The Emigrants Summary (Johan Bojer)

Johan Bojer


(Essentials of European Literature)

Erik Foss came back to Norway after some time spent working in America. To the cramped, class-conscious farmers and laborers of his Norwegian countryside, he held out hope for a more free and generous life in the new country. Many resolved to join his party of emigrants to America.

There was Ola, the colonel’s hired boy. Ola had a way with people, especially with girls, and Else, the colonel’s daughter, looked on him with eager eyes. Ola, however, was poor, and the stories about him did not please the colonel. After his dismissal from the farm, Ola set fire to the barn. He spent a year in prison and came out in time to join the emigrants. Else came too, as Ola’s wife. There was Per Foll, a big, hulking man and his new wife, Anne, the most attractive girl in the parish, already carrying a baby who was to be born too soon after her marriage. There were Kal Skaret and Karen, a kindly and slow-moving couple. The tax collector took their only cow when they could not pay even the previous year’s taxes. There was Morten Kvidal, a skilled joiner.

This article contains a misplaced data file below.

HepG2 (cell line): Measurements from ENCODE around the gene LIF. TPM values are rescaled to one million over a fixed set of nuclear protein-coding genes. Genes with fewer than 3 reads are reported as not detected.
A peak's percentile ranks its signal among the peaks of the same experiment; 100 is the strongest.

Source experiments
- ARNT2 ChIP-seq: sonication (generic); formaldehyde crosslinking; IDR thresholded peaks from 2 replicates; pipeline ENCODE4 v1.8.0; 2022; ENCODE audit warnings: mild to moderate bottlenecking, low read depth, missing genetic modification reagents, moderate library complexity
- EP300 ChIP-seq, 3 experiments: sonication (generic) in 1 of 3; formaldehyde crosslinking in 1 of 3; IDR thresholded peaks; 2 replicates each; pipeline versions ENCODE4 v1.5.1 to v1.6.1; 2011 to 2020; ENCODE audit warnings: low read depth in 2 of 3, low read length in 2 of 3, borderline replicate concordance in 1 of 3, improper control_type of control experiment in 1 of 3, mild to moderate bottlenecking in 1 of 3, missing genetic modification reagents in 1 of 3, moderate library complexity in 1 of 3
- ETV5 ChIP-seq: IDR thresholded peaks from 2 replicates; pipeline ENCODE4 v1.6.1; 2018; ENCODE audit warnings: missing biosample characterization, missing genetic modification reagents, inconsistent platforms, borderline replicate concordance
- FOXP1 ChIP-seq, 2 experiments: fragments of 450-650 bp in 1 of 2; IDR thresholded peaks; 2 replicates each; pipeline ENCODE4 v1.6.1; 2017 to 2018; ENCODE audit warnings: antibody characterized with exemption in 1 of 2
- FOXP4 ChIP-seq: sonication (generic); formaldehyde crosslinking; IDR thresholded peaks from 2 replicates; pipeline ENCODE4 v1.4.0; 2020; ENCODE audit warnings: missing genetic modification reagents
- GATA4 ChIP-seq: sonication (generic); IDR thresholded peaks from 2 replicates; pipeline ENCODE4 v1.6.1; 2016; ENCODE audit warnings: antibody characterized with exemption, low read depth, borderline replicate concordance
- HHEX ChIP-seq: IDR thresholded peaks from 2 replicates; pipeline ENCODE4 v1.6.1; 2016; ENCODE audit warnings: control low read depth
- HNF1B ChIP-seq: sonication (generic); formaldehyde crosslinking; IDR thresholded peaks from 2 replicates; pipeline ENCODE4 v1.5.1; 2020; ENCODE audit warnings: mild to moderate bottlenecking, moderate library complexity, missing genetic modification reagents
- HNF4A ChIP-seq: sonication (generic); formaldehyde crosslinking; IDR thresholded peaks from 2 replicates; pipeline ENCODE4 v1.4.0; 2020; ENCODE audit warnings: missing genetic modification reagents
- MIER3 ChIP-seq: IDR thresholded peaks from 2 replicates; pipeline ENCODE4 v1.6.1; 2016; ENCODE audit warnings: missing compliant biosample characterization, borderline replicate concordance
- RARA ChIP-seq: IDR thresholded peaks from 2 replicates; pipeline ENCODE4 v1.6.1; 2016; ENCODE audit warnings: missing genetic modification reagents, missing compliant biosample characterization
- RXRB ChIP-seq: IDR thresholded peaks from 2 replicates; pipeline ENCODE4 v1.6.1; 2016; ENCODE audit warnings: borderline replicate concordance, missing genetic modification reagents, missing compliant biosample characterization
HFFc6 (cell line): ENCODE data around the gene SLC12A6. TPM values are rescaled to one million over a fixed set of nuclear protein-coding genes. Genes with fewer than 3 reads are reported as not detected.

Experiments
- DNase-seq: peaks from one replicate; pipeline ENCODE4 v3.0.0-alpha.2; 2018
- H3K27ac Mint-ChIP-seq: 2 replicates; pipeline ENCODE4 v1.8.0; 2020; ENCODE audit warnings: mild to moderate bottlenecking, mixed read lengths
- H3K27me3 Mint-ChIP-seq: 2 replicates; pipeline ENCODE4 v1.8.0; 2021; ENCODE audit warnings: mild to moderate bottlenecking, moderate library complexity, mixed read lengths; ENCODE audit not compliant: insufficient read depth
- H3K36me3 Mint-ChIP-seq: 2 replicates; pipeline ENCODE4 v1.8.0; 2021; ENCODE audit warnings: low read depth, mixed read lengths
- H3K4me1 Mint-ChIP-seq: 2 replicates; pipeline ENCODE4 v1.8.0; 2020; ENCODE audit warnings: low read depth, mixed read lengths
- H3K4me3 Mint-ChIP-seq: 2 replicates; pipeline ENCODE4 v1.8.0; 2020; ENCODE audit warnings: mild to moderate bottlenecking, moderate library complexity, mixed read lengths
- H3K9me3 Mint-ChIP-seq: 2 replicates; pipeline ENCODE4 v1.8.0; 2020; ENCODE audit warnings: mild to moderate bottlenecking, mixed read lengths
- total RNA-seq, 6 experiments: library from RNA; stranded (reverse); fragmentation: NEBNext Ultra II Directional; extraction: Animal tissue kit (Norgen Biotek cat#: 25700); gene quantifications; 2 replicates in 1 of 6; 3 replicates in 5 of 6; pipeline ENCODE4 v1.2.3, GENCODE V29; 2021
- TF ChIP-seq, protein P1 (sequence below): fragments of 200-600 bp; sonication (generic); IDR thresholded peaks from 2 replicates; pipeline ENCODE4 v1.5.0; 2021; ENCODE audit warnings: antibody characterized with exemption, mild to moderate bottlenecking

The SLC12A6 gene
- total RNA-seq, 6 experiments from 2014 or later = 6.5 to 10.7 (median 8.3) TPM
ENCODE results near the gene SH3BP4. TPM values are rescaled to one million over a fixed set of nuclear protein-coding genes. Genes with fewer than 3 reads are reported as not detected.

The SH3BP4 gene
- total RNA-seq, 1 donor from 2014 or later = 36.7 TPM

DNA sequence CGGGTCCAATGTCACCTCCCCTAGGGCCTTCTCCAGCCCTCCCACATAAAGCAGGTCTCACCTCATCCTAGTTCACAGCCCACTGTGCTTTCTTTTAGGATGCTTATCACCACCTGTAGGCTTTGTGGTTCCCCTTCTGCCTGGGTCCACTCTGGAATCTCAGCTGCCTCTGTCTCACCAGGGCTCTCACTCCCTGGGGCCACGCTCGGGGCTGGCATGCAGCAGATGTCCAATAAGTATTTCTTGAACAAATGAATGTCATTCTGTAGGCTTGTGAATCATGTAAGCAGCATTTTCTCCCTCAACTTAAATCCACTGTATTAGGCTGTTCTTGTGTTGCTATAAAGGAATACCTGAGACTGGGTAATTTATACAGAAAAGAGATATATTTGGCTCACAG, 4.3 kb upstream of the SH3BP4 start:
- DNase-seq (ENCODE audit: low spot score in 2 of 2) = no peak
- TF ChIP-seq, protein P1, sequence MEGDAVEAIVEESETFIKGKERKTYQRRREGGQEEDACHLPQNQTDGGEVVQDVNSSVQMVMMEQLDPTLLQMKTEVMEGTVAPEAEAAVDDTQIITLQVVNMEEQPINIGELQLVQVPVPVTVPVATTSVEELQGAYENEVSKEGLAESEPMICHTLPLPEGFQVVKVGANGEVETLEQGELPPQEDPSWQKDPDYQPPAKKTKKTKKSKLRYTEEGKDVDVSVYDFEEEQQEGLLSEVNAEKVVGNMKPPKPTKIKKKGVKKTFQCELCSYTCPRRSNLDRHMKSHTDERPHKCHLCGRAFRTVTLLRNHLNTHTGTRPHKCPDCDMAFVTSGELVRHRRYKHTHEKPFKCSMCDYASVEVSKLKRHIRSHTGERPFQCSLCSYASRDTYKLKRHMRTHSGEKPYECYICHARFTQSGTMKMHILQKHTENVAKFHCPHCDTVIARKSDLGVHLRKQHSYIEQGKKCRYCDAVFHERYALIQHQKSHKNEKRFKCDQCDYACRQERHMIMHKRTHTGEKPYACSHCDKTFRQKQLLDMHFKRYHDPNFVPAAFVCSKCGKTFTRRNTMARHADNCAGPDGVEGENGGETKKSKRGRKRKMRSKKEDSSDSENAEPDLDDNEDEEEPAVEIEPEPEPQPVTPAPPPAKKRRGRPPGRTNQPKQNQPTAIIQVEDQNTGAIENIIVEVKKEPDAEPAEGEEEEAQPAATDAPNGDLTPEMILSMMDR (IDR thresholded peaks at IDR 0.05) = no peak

When the steamer left, the little band sorrowed to leave Norway; but Erik was strong, and he knew the way and he had enough money to help them.

That first summer the emigrants reached Wisconsin. They stayed there during the bleak winter, and the men worked in the sawmills to add to their meager funds. Early the next spring, they started out across the prairie. Erik had been to the Red River Valley before; he had tested the soil and knew it was good. The settlers now had wagons and oxen, and all of their supplies.

Erik said they had arrived when they came to a vast level land covered with a six-foot stand of grass.

Kal took the quarter farthest to the west. There he swung his scythe in sweeping strokes. The children and Karen piled the fodder, enough to feed a cow all winter! Now he would plow. Morten took no heed of the buffalo grass; he set his great breaking plow and turned it under. They built their homes...

(The entire section is 821 words.)